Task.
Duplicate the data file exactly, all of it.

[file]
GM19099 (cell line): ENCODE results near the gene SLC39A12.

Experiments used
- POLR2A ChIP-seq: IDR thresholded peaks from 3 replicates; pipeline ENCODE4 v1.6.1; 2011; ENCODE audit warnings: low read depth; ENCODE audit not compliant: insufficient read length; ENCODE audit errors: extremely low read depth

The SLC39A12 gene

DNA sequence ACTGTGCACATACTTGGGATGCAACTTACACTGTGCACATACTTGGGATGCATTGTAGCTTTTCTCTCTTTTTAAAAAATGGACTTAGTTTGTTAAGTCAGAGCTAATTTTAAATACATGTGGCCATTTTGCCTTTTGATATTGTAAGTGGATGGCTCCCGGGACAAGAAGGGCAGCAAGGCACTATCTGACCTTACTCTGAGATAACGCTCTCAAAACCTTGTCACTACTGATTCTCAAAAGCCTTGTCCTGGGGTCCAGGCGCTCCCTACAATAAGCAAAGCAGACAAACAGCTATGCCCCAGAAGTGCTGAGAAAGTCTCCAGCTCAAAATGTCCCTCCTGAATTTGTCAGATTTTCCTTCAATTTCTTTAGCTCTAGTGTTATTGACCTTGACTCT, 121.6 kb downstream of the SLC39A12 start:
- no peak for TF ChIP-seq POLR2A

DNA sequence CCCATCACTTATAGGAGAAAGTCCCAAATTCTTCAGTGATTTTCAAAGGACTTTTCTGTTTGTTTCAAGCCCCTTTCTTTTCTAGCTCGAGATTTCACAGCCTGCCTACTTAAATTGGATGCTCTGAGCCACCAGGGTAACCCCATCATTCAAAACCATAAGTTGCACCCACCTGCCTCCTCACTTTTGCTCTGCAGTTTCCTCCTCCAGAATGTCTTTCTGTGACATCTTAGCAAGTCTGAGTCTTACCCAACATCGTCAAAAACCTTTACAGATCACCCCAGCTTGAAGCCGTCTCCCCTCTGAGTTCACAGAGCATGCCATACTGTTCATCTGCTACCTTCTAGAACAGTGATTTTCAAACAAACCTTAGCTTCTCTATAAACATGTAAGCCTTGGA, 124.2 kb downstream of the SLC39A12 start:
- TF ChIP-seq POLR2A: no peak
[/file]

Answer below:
GM19099 (cell line): ENCODE results near the gene SLC39A12.

Experiments used
- POLR2A ChIP-seq: IDR thresholded peaks from 3 replicates; pipeline ENCODE4 v1.6.1; 2011; ENCODE audit warnings: low read depth; ENCODE audit not compliant: insufficient read length; ENCODE audit errors: extremely low read depth

The SLC39A12 gene

DNA sequence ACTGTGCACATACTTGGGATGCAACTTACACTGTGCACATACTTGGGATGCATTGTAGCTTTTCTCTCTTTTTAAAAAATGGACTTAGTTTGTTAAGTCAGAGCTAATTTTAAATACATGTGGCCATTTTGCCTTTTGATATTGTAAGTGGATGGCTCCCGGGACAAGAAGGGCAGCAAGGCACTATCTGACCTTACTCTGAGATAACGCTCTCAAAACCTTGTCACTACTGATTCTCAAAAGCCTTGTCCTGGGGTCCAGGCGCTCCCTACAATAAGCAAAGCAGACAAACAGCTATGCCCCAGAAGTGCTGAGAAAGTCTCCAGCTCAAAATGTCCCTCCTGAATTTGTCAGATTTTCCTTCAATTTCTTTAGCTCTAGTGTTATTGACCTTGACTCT, 121.6 kb downstream of the SLC39A12 start:
- no peak for TF ChIP-seq POLR2A

DNA sequence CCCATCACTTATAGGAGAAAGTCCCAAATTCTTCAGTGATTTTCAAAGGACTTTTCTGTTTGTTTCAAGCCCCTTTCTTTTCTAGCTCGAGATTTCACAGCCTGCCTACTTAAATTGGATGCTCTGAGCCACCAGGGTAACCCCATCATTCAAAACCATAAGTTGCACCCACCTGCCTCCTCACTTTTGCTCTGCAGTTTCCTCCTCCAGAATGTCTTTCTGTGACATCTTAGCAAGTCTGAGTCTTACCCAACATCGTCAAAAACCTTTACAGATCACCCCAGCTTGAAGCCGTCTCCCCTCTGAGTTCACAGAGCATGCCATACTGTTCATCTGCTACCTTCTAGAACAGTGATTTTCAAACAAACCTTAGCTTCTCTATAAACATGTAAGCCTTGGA, 124.2 kb downstream of the SLC39A12 start:
- TF ChIP-seq POLR2A: no peak